Influence from important others is a construct in a number of models of technology adoption.15, 16, 22 Many interviewees identified clinicians from the eReferral development team as champions for the system. However, interviewees in two clinics identified their medical director as a champion for eReferral; for example, one medical director solicited input from staff about the system at weekly clinic meetings, trained the medical assistants, wrote a policy manual for eReferral use, and developed procedures, including the tracking spreadsheet and notification letters in multiple languages described earlier. Many interviewees reported strong peer support, although this varied somewhat, particularly among PCPs who objected to increased workload brought about by eReferral.
Interview participants identified other conditions that affected implementation.16 As noted earlier, most users were satisfied with initial levels of training provided. However, interviews conducted after an additional year of use revealed that many users were not aware of new features in eReferral (e.g., those denoted in Table 2), in spite of the implementation team’s prolific efforts to communicate design changes. Thus, although most users seemed to be adept at using the basic features of eReferral, they may not have been exploiting the full functionality of the system.
Specialty reviewers as well as some PCPs reported having sufficient access to hardware, and these users generally had no complaints about connection speed. Some primary care clinics, however, experienced inefficiencies due to a shortage of computers and lack of computer access in exam rooms. Providers reported having to shuttle between exam rooms and the computer to get information from the patient for the eReferral or inputting the eReferral after the visit, which sometimes necessitated calling the patient for information. These users also reported problems with the connection “freezing.” Nonetheless, some of the users in these clinics were the most ardent supporters of eReferral because of the impact of the system on access to specialty care and perceptions of improved patient health and safety outcomes.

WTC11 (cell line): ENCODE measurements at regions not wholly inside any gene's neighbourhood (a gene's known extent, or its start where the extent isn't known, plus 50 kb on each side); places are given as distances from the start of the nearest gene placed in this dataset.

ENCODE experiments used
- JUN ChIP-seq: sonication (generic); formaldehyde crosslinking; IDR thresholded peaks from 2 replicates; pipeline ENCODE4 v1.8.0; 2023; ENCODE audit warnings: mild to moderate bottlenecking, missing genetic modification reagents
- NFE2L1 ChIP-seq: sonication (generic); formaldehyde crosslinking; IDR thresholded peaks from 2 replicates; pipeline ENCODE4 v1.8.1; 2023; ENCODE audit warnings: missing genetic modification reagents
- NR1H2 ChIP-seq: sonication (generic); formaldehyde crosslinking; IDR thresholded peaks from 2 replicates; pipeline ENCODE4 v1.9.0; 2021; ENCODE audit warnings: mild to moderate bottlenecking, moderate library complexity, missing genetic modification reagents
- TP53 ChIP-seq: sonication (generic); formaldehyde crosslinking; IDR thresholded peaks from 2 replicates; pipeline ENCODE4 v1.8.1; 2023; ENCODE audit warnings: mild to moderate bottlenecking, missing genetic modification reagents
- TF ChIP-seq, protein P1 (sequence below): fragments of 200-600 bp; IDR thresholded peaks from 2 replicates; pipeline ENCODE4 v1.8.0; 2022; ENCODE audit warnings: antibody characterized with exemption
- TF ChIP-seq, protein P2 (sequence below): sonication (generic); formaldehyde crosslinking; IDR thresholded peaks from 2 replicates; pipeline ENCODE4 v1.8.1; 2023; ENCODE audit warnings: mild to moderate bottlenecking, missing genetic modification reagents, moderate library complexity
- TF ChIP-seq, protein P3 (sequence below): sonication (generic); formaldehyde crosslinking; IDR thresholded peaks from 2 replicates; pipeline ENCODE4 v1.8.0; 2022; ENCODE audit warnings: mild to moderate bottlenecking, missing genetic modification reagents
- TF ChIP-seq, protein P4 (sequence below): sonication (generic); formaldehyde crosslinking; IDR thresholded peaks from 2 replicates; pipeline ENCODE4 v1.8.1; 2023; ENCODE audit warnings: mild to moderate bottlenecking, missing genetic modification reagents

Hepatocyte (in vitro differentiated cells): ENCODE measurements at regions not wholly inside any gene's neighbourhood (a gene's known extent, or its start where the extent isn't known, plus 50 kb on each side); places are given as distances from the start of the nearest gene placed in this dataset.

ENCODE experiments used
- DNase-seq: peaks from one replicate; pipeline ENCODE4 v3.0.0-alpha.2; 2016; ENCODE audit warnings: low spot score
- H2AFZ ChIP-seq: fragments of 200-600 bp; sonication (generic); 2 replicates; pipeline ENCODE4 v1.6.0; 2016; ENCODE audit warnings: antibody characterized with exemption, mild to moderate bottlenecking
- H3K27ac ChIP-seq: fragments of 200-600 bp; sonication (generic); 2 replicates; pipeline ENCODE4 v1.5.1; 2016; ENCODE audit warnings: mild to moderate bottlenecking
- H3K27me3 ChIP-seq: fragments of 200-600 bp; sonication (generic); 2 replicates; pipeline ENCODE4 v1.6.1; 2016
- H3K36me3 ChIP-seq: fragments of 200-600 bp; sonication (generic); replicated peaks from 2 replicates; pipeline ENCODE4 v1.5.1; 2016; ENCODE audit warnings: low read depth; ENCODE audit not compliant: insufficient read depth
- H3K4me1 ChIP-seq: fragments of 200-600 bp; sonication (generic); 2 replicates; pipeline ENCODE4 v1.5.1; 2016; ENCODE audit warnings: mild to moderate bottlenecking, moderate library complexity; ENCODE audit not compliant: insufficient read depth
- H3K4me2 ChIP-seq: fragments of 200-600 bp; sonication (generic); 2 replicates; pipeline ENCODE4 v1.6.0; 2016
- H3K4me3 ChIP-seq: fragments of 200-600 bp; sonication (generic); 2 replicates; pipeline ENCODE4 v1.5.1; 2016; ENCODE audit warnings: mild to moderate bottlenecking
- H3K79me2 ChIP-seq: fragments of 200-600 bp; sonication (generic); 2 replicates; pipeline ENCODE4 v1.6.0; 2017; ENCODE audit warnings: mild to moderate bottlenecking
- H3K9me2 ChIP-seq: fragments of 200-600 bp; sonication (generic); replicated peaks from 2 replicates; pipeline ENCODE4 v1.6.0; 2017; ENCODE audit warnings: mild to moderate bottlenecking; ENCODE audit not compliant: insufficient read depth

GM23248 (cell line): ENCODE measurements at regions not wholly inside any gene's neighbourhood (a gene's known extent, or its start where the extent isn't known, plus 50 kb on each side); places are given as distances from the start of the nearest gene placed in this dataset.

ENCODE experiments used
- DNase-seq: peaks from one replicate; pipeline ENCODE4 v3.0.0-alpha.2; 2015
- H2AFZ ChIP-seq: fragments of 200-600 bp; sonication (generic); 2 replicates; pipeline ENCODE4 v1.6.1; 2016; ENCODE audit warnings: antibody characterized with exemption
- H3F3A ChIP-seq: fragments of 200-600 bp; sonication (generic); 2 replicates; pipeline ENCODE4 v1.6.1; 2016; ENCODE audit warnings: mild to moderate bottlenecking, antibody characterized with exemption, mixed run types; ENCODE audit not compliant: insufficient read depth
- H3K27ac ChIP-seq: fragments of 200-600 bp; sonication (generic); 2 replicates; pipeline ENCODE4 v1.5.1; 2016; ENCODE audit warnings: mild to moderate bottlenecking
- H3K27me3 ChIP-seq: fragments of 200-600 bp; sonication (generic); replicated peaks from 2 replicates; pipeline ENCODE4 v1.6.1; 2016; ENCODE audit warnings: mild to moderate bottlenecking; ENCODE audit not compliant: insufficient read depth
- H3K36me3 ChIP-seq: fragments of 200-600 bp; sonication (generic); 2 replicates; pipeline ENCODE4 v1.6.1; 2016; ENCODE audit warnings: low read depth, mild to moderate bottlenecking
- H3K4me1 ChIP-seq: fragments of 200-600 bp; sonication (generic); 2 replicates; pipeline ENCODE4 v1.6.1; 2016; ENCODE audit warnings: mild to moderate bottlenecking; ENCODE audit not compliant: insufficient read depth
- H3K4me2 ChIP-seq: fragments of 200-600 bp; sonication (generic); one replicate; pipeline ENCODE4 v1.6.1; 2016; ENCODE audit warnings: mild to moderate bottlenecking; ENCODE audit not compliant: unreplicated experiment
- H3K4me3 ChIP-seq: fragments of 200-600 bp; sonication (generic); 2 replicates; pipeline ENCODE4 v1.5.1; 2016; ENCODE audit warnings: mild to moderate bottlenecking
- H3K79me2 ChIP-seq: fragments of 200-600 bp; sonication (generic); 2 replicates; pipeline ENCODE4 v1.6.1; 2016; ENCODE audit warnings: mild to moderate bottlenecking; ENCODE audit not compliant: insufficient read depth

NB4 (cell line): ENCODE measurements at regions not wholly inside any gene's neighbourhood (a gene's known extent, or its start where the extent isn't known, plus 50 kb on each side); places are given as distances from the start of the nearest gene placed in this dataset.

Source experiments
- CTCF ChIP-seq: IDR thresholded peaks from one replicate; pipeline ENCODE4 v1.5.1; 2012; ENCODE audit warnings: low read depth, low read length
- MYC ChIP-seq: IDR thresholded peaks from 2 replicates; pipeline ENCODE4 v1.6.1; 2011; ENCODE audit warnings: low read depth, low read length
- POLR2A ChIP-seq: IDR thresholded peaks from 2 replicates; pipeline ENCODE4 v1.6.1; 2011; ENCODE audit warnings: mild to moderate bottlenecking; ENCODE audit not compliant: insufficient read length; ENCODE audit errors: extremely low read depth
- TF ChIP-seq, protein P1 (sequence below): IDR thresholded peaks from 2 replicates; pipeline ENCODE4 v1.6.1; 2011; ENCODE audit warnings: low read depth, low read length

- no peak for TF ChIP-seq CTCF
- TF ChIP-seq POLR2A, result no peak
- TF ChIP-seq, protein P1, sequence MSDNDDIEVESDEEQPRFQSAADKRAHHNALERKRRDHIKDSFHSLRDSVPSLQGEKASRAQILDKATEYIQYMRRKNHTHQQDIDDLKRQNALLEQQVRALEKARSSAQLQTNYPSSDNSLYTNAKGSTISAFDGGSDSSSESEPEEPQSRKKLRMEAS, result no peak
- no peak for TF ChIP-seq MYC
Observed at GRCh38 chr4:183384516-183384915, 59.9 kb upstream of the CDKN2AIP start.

This case study provides rich documentation of the outcomes from a successful electronic referral program, and it suggests a range of design features and implementation factors that accounted for the program’s success. Users perceived that eReferral largely prevented the occurrence of low-value specialty visits due to unclear consult questions, incomplete workups, and referrals for problems that could be managed in primary care. The system was also perceived as having markedly reduced wait times for specialty services, which had previously been up to a year for some specialties in this historically under-resourced setting.
These successes were achieved because PCPs and specialty reviewers were willing to spend time using the system rather than circumventing it. For most reviewers, this effort was part of their compensated clinical time. However, PCPs were not compensated for the additional time required to submit and manage referrals, order preliminary tests, and manage or co-manage patients. Some of these tasks were particularly burdensome in clinics with poor technical infrastructure. Likewise, increased workload or time has been reported in other studies of HIT.23, 24 Nonetheless, PCPs (and other users) were generally enthusiastic about eReferral, chiefly due to the professional satisfaction of gaining improved access to specialty care for their patients. PCPs also valued the unique opportunities to learn and to gain reassurance from the dialogue with specialists that eReferral enabled. This result was a direct product of system features that enabled asynchronous communication between the parties to the referral.